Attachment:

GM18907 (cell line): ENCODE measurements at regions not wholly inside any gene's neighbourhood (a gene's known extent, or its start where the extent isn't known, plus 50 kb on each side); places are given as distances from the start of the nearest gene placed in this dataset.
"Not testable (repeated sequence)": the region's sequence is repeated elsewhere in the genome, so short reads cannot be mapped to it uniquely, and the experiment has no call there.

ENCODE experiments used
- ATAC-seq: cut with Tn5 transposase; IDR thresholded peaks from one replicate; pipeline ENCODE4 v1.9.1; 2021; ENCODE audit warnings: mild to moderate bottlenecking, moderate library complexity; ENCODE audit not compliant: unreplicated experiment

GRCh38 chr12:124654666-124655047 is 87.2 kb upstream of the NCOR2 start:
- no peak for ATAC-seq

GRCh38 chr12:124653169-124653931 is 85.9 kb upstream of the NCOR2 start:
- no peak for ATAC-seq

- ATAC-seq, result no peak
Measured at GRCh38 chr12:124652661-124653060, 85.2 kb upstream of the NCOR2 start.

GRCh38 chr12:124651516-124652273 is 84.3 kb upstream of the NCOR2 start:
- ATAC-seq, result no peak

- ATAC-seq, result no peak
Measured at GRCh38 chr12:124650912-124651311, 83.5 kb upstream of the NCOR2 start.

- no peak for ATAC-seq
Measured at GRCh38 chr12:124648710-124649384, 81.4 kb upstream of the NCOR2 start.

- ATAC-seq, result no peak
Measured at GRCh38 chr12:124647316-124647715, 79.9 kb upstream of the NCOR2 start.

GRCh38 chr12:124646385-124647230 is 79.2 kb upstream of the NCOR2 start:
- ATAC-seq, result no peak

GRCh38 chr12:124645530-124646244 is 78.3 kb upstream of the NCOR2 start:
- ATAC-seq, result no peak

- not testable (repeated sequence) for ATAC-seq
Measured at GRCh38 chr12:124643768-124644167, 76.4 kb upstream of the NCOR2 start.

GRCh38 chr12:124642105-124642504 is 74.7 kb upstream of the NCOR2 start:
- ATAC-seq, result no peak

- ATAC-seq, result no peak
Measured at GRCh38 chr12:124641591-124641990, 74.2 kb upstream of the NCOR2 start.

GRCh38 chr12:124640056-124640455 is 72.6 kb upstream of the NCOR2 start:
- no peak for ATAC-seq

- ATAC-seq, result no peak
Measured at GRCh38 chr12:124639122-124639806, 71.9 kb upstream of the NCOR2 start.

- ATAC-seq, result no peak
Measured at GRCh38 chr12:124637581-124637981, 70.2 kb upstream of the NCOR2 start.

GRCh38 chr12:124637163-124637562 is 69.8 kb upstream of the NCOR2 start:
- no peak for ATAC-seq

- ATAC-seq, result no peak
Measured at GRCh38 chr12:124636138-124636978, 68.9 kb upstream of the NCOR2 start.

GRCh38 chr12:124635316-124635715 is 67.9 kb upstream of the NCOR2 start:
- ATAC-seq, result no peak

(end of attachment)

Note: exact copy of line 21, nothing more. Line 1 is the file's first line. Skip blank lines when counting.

GRCh38 chr12:124645530-124646244 is 78.3 kb upstream of the NCOR2 start: